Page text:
report and data was entered by Sadie Cunningham for the Cass County INGenWeb
Project. Currently we have no photographs or further information on this
cemetery. We hope it will be of assistance to other genealogists.
Comments, additions, correction, obituaries or photographs may be sent to Debby.
Additions by Mark, November 2007.
This report and data was entered by Sadie Cunningham for the Cass County INGenWeb Project. Currently we have no photographs or further information on this cemetery. We hope it will be of assistance to other genealogists. Comments, additions, correction, obituaries or photographs may be sent to Debby. Additions by Mark, November 2007.
L'Anguille Valley Report:
One mile south of LUCERNE, INDIANA Near
north edge of northeast quarter of northeast quarter of Section 27, Township 28
North, Range One East, of 2nd Ind. P.M. in southeast central HARRISON
TOWNSHIP of northern CASS COUNTY.
Cemetery is six
miles slightly south of due east of
Cemetery is just
west of the site of the earliest (1859?) edifice of St. Elizabeth’s Church.
Which earliest edifice was dedicated during the Civil War, in 1863.
(The present church-edifice is a little more than one mile farther north,
and near east edge of the town of Lucerne, Indiana, the former site having been
abandoned for church purposes on---according to historian Dr. J.Z. Powell---
November 12, 1905.) Except for a very short (quarter of a mile?) stretch
immediately east of cemetery (which road is used by jog of a north-and-south
gravel-road), the east and west road which passes at north edge of cemetery is
entirely unimproved and seldom used. (1941).
John Newbrough, for
a –t-ted consideration of $5. deeded an 8 X 25 rod tract, containing one acre
and 25 rods of land, on January 11, 1859, to Right Reverend John Henry Luers,
Bishop of Fort Wayne, or his ensigns for use and benefit of Catholic population
of Harrison township, Cass county, Indiana, and that their de-cendants of the
same faith. East end of this tract, where old church formerly stood, is now a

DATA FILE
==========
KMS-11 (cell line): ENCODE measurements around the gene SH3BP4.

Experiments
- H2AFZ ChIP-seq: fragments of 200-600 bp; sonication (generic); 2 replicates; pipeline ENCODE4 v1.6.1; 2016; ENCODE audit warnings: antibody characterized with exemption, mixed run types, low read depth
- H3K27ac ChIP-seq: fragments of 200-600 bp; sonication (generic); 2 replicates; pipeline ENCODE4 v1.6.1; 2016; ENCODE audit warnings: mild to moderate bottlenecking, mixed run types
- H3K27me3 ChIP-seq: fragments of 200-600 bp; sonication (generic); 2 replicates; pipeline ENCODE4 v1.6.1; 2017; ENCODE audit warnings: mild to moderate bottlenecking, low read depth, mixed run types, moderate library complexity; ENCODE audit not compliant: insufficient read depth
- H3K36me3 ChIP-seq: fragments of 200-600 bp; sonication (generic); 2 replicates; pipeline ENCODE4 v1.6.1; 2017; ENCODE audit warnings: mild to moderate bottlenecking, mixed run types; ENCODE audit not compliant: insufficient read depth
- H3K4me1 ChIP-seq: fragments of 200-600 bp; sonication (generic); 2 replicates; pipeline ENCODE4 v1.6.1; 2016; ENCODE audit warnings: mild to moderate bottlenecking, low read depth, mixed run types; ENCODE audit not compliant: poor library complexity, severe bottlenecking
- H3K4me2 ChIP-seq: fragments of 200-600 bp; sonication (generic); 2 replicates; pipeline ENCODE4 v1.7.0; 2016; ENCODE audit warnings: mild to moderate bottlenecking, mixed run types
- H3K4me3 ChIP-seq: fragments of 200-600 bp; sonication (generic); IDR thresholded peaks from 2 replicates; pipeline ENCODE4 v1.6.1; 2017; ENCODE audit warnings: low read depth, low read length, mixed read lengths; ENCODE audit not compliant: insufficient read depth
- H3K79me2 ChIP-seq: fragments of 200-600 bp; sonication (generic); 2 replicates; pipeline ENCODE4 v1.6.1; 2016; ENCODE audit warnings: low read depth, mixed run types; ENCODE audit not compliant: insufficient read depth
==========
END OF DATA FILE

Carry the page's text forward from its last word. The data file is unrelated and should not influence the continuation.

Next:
grassy parking place for automobiles used in funerals. At this writing, May 11,
1941, this is rather a beautiful “lawn cemetery,” though quite a lonely one.
Except for a lone barn a couple of hundred yards north, and a large two-story
white-colored frame house (and a few barns) a third of a mile or more across
fields to the southeast, there is today no structure of any sort at all near
this cemetery; though the cemetery nevertheless seems well cared for. Cemetery
contains only a couple of trees; but one of these near the north edge, is
somewhat remarkable one:--- a tall cedar having four separate trunks emerging
from the roots or base, each trunk being approximately 18 inches in diameter.
Copyists were volunteer committee of four persons who are well acquainted
in this neighborhood (and have dozens of relatives and other friends buried in
this cemetery), one of them having long been in charge of the cemetery. This
committee is as follows:
Mary R. Conn,
Margaret Weaver, Rural Route 1,
J. Weaver, Rural Route 1, the
Checking and correcting of field notes, and compiling of this present
report, was by
B. Whitsett, Jr., Secretary, L’ANGUILLE VALEY MEMORIAL ASSOCIATION,
field work was done early in May 191, follow-up fieldwork (checking) was done
Sunday May 11, 1941
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